My experience with impact problems is almost always an education problem. If people had any idea how fragile that mountain environment is and that the only way to sustain use is to reduce impact, things might start to improve.

    Problem is here in Nebraska too. Illegal hunting on private property just shows that folks that don't respect private property rights will like abuse public property without remorse.

    I still think that testing to get permits to use public lands, especially motorized vehicle use, should be required. Assuming somebody knows the rules or has learned common sense has nothing to do with the reality of public land use.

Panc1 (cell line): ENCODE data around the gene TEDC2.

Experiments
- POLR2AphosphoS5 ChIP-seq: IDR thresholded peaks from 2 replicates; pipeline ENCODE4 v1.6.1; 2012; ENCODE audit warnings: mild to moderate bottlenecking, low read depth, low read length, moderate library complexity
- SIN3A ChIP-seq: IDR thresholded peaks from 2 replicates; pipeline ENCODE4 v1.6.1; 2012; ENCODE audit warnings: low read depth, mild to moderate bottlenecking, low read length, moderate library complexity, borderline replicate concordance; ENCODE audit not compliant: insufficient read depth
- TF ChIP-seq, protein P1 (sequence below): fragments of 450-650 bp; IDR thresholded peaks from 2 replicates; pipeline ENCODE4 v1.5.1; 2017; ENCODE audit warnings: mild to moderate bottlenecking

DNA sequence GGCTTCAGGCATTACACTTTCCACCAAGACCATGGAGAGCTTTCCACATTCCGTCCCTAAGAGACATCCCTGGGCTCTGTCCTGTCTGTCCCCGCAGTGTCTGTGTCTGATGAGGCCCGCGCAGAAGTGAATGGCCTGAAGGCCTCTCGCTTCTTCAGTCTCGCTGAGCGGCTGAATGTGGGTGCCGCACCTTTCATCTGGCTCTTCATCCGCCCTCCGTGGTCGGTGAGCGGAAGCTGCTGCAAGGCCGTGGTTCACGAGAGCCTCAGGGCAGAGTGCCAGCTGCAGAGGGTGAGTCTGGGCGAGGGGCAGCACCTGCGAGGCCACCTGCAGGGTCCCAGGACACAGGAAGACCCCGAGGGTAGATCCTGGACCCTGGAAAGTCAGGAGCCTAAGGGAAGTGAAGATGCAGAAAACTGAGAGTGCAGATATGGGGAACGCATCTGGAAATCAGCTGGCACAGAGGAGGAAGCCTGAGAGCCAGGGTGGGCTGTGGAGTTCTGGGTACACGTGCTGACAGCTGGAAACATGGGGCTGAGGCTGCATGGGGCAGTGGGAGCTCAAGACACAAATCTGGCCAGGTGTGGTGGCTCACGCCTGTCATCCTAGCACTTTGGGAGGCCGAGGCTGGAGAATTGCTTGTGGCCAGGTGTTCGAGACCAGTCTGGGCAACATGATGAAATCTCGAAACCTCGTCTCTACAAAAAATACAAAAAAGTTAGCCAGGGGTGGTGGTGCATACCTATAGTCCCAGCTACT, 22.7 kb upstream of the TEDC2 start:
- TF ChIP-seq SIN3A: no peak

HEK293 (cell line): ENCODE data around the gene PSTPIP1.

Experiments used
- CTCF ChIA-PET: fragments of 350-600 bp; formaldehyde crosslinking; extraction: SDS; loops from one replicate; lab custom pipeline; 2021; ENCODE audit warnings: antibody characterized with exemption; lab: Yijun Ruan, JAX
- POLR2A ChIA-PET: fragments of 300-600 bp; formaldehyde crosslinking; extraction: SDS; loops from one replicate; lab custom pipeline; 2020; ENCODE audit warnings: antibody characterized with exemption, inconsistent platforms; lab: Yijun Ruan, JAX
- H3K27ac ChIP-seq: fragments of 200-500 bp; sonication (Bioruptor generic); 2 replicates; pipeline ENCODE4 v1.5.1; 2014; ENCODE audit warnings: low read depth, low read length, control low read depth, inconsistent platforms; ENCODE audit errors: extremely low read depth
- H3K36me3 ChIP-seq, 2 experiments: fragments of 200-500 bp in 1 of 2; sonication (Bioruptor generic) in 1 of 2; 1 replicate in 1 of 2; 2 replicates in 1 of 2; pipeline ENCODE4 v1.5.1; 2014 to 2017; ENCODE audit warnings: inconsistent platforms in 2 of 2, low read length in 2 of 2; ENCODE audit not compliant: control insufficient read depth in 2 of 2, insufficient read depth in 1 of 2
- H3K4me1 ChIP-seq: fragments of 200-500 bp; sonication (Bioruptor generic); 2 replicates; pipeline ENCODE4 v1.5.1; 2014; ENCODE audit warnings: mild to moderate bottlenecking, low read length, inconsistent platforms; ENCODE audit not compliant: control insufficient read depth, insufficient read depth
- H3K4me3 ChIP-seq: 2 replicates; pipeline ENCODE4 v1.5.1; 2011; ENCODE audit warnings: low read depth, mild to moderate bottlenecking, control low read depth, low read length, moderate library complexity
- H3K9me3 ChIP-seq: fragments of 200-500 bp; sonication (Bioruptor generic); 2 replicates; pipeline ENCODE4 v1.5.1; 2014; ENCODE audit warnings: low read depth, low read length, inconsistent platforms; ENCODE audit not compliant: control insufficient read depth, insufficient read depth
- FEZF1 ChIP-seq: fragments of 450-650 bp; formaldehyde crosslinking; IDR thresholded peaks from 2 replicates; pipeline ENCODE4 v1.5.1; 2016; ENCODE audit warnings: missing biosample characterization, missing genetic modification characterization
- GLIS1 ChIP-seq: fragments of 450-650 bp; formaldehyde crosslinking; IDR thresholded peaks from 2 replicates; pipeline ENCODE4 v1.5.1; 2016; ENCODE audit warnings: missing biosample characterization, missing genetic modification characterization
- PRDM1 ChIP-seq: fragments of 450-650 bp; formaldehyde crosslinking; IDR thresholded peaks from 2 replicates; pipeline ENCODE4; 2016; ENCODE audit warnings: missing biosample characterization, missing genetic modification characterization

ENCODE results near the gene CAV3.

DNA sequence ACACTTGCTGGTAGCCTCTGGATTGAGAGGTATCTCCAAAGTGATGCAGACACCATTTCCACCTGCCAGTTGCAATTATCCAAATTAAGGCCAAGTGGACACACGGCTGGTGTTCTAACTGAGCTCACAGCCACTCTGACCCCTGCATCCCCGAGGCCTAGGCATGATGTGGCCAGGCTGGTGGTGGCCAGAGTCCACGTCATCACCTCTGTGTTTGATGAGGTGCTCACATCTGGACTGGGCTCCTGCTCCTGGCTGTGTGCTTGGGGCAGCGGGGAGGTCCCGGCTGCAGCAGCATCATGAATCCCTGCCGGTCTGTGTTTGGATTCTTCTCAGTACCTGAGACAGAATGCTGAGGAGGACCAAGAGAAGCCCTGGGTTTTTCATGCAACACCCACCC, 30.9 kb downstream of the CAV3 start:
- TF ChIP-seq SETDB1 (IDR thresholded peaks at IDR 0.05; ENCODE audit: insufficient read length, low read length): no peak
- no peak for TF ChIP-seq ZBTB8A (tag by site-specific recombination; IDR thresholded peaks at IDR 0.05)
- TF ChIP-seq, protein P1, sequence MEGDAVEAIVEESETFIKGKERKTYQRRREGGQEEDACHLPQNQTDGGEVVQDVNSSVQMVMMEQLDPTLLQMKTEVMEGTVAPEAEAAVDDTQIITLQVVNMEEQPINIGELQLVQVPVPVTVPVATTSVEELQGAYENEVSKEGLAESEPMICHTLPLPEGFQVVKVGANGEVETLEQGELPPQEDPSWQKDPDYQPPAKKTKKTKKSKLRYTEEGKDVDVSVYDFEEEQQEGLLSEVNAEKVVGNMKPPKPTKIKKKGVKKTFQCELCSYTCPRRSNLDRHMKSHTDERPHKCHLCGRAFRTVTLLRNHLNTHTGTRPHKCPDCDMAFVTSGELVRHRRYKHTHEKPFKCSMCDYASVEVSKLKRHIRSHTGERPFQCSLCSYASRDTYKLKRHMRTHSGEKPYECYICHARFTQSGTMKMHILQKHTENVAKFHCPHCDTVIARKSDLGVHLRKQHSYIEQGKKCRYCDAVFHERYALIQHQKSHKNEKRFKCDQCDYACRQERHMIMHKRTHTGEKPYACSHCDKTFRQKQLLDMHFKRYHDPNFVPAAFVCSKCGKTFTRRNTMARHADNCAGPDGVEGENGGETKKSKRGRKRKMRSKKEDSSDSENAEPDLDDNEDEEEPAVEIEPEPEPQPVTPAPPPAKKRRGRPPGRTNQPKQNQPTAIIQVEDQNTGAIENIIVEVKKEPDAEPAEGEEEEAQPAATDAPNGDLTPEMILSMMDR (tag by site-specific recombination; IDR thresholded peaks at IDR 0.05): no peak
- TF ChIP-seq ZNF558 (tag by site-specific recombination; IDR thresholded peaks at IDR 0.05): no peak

As far as banning motorized above 10,500, good luck, That highway up Pikes and Longs Peaks are gonna stay open no matter what I'm afraid Hank. The reality of banned mechanized use of public lands is locked in wilderness areas only open to those on foot or horseback, which to me is OK.

    I can tell you from personal experience, there are a lot of 4x4 recreationists that are physically unable to hike into the back country. Age, health, and a myriad of other reasons for lack of mobility make motorized transportation the only way some folks can get out there.

    In the long run though, you may get your wish. More and more areas are being closed to motorized recreation and the resulting conflicts and increased damage caused by higher density use may actually get most public lands closed to only non motorized use.

    -- Posted by Brian Hoag on Wed, Sep 2, 2009, at 9:21 PM